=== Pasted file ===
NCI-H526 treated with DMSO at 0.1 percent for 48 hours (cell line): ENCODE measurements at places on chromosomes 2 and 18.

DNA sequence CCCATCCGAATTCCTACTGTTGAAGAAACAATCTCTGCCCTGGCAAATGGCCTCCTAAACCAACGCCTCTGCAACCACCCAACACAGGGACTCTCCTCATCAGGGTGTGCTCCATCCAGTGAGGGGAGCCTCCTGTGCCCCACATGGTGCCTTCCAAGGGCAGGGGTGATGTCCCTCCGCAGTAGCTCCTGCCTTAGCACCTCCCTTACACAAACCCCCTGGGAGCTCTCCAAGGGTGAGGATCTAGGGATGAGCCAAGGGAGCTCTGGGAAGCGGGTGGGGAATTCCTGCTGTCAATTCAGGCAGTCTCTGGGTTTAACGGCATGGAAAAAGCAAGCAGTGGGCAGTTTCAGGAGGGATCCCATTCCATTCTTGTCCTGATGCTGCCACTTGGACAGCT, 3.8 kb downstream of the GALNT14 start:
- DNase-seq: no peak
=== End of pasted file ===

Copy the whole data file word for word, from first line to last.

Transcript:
NCI-H526 treated with DMSO at 0.1 percent for 48 hours (cell line): ENCODE measurements at places on chromosomes 2 and 18.

DNA sequence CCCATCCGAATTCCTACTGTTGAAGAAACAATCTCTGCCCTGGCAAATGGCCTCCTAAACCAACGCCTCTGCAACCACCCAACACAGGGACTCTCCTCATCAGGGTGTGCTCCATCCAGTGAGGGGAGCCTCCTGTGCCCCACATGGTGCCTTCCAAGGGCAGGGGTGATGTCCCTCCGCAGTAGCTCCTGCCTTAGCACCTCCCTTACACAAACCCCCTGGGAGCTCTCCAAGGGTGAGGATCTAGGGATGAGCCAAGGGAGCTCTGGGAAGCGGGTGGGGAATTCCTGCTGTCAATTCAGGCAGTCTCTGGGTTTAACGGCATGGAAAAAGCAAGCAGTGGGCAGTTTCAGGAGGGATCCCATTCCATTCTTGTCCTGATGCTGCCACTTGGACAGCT, 3.8 kb downstream of the GALNT14 start:
- DNase-seq: no peak